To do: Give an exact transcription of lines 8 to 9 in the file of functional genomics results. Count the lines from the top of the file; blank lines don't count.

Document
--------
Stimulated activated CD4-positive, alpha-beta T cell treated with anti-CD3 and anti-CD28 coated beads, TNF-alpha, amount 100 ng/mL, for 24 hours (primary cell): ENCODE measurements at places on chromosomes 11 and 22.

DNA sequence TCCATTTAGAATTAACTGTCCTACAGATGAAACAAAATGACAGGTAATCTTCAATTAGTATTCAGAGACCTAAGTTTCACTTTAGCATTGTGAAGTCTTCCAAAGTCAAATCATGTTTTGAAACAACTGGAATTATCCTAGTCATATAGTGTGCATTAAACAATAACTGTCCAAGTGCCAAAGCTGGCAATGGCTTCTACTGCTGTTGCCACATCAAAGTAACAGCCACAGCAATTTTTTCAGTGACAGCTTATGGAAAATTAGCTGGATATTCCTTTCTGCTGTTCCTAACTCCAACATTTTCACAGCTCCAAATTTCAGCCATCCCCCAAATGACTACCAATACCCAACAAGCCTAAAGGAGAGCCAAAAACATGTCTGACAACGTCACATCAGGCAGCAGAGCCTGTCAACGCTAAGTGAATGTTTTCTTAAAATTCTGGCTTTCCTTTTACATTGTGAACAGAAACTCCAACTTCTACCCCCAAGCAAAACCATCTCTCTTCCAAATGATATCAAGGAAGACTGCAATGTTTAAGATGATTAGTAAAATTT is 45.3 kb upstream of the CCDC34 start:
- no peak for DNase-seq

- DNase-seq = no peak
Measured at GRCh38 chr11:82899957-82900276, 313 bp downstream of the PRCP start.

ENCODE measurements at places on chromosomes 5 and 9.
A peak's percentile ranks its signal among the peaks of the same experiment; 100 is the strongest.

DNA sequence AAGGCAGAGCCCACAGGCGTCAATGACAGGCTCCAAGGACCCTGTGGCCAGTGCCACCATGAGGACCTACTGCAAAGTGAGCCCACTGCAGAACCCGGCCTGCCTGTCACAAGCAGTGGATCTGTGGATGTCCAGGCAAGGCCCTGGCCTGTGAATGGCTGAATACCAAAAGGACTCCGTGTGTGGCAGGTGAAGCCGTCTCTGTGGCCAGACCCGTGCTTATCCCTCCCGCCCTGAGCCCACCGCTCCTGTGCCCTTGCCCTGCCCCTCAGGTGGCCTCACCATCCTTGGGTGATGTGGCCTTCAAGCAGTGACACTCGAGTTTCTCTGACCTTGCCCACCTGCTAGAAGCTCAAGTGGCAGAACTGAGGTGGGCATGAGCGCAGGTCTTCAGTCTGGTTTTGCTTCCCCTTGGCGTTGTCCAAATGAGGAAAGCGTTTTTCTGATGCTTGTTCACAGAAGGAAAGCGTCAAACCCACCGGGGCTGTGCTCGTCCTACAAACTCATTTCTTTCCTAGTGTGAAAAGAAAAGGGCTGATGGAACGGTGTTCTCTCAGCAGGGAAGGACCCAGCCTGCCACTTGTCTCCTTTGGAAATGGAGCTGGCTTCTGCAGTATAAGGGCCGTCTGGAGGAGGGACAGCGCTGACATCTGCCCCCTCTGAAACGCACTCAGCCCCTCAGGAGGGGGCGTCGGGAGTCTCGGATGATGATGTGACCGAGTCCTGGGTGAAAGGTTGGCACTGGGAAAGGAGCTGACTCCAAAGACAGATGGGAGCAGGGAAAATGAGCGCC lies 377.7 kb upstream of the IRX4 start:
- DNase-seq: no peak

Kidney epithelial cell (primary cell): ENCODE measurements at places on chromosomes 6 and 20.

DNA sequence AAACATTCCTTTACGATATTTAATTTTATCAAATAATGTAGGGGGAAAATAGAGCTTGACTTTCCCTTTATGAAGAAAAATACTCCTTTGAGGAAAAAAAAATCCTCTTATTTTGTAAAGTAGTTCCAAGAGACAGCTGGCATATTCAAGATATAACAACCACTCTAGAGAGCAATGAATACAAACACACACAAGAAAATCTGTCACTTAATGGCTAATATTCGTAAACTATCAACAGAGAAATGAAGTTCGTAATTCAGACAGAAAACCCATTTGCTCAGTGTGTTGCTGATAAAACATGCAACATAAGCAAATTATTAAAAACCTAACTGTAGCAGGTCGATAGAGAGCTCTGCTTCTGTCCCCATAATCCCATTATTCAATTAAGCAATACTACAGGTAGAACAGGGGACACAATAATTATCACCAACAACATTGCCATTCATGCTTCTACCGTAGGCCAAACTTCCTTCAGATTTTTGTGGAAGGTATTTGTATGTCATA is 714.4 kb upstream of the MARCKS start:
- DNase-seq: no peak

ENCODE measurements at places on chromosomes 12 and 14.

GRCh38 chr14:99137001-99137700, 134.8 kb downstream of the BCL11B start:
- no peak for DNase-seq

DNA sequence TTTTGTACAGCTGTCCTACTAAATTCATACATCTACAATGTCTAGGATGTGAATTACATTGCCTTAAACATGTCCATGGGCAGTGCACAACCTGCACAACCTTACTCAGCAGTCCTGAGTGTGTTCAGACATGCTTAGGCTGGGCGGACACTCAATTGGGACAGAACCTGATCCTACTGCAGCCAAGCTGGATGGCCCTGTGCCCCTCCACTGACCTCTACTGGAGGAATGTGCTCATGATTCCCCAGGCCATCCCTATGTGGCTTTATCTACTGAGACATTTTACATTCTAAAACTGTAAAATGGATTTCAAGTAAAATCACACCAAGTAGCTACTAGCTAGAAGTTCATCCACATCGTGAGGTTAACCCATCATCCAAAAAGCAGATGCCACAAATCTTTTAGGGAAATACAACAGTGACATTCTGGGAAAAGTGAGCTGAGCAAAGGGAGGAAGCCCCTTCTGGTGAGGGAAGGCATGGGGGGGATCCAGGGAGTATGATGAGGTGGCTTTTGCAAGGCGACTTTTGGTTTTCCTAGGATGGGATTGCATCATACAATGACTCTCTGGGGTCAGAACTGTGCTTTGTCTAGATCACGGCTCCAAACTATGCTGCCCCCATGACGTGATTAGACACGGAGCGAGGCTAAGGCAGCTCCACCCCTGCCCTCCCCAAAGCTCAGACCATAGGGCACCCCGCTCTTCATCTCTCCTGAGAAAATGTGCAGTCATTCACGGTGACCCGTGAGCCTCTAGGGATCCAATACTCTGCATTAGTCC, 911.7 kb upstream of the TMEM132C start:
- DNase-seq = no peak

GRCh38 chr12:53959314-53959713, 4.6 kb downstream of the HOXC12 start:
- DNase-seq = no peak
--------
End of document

DNA sequence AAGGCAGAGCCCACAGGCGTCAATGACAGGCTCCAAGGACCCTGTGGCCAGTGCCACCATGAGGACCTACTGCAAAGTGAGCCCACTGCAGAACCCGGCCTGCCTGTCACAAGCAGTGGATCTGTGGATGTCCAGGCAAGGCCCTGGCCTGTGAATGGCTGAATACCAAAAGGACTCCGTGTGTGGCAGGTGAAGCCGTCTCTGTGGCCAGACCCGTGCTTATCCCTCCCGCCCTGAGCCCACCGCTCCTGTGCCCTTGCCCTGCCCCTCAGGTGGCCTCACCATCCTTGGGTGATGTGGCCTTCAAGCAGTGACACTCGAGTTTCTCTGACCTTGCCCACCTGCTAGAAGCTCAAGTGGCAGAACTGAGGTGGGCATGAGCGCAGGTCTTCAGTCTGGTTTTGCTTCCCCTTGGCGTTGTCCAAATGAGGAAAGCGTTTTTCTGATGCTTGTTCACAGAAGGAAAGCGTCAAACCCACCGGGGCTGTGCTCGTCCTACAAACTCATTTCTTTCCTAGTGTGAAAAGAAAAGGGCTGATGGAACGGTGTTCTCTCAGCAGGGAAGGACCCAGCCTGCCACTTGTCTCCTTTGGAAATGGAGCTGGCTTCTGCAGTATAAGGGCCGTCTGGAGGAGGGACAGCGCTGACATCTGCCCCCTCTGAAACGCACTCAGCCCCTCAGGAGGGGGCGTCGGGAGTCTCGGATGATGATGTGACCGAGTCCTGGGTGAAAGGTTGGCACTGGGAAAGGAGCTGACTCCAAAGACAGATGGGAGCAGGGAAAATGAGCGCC lies 377.7 kb upstream of the IRX4 start:
- DNase-seq: no peak